Sue Corkill, RN has been a nurse for 39 years, working in the operating room and ambulatory testing for esophageal surgery patients. Ten years ago, she made the move into surgical quality and for the last three years has been managing risk events entered in the RL6:Risk module. In 2015, she was co-lead for the implementation team for the RCA and Peer review modules at Bryan Medical Center. Sue has a passion for teaching and sharing ways to get the most out of the RL modules.
Following her webinar presentation Managing Patient Safety Events, Sue answered the questions that we didn't have time to get to during the live webinar. Read her Q&A below and register to watch the on-demand webinar if you missed the live event!
Did Bryan Health already have a culture where leadership was committed to and involved in risk reporting & management? Or is that something that you had to really work on and develop over time?
This is something we’ve worked on over time, and it really gained momentum when we implemented the RL6:Risk and RL6:Feedback modules. We made the decision to strive for meaningful follow-up and increase managers’ and directors’ involvement in event follow-up. The RL system really helped with this, giving us the ability to have everything related to the event in one location. We are still working on building our culture and increasing the transparency of harm events. We share harm events with all of the senior leadership, the Board of Trustees and the safety story that is shared at the monthly leadership meeting.
In your presentation, you mentioned how you review your harm events. How do you trend the non-harm events and who is involved with this? How do you use your aggregate data?
We ‘track and trend’ all of our non-harm events and the data is pulled into reports, as requested. Trending is for those events where there was no deviation from the standard of care and the outcome may have been unexpected or expected, depending on the patient’s condition.
Does Bryan Health’s Quality department have access to the system, or does the Risk department refer those events that are quality concerns to Quality?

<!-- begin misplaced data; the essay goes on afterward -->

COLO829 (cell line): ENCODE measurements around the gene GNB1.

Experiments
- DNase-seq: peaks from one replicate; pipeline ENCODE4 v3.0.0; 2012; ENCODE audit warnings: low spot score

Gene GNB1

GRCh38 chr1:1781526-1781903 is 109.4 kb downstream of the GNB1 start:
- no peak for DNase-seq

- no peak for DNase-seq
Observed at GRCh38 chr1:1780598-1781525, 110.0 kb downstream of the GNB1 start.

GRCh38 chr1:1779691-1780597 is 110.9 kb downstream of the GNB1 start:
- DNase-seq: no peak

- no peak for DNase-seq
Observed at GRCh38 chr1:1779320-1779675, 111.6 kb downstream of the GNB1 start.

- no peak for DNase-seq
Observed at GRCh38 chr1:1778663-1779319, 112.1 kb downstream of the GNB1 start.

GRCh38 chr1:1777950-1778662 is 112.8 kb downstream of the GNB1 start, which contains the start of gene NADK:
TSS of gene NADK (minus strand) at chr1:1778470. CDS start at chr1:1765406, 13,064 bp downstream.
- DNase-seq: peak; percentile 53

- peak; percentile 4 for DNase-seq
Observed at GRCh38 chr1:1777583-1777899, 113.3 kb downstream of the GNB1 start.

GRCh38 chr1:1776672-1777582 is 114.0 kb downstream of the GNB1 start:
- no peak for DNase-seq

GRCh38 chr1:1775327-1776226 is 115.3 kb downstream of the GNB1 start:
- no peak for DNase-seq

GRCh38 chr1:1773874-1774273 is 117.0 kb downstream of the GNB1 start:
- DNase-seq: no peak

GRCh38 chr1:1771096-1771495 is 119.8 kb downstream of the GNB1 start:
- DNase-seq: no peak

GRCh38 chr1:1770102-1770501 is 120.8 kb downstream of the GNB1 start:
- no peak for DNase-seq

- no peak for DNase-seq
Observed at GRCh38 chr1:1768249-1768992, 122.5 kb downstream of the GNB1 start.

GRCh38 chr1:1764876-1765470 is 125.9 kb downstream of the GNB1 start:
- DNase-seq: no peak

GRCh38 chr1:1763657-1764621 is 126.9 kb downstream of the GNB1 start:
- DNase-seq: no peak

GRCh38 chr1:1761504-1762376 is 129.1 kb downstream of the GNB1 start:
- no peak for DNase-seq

At our organization, the RL systems are managed out of what is collectively called ‘Organizational Quality’. Our Risk Manager and the Quality Analysts work very closely in evaluating the events and determining what should be done.
How does Bryan Health use RL6:Risk to alert you of those serious adverse preventable events?
We use alerts for any event that is given a MERP safety classification of F through I. We ask the person entering the event to make a determination of the safety classification. Then, the manager or whomever is adding follow-up makes their determination of the final safety classification prior to closing the event. We determined who would need to get these special alerts: Risk Managers, Quality Analysts who perform root cause analysis, department directors and designated senior leaders. These are extra alerts that fire along with the usual file entry alerts associated with location and type of event.
How many review manager users does Bryan Health have? How do you help define accountability for event review, especially those that involve multiple locations?
We have many review managers and I’m not sure I can place an actual number on the count. Accountability for the event is generally defined two ways: the actual location of the event and the staff involved. If an event happens on your unit/area, as the manager you are responsible for follow-up. If the event involves another unit, the manager of that unit is also responsible for determining what happened on that end that contributed to the event. We really encourage a collaborative approach to these kinds of events. If your employee is involved in an event that happens outside of his or her home unit, you are also responsible for follow-up with that individual.
Is it the responsibility of the front-line reporter or reviewing manager to document if a patient was notified of an event?
It is the responsibility of the manager to document if the patient was notified of the event. Most of the time the patient knows about the event. However, if the patient isn’t aware and it was an event with harm, we utilize the manager, or the administrative manager, and the physician to talk with the patient and/or family.
After managers add follow-up, do you look at the quality of this follow-up before the event is closed?
That’s a good question! We certainly advocate meaningful follow-up and that is what our senior leaders would like to see. In reality, we see a lot of different types of follow-up. We do actively discourage one word follow-ups such as ‘reviewed’ and will task those individuals to add more detail. We do work with everyone on best practices for follow-up, but in the end, the event is theirs to ‘own’.
Who's responsible for closing your incident files in the Risk system: the safety team or the managers?
In our organization, the analysts who are responsible for the system close the files. We make sure all requested follow-up is there and look for any ‘reassignments’ of the file to other individuals. Our lab makes extensive use of RL6:Risk and when it's satisfied with the follow-up on an event, they will mark it ‘closed by lab’ and then I will officially close it.
I think for people who are looking for other options when it comes to having managers and the like close files, this would be one way to go. Managers can ‘close’ the file when they are satisfied that all follow-up has been obtained and then safety team, analyst or whomever is responsible for managing the system has the final closure.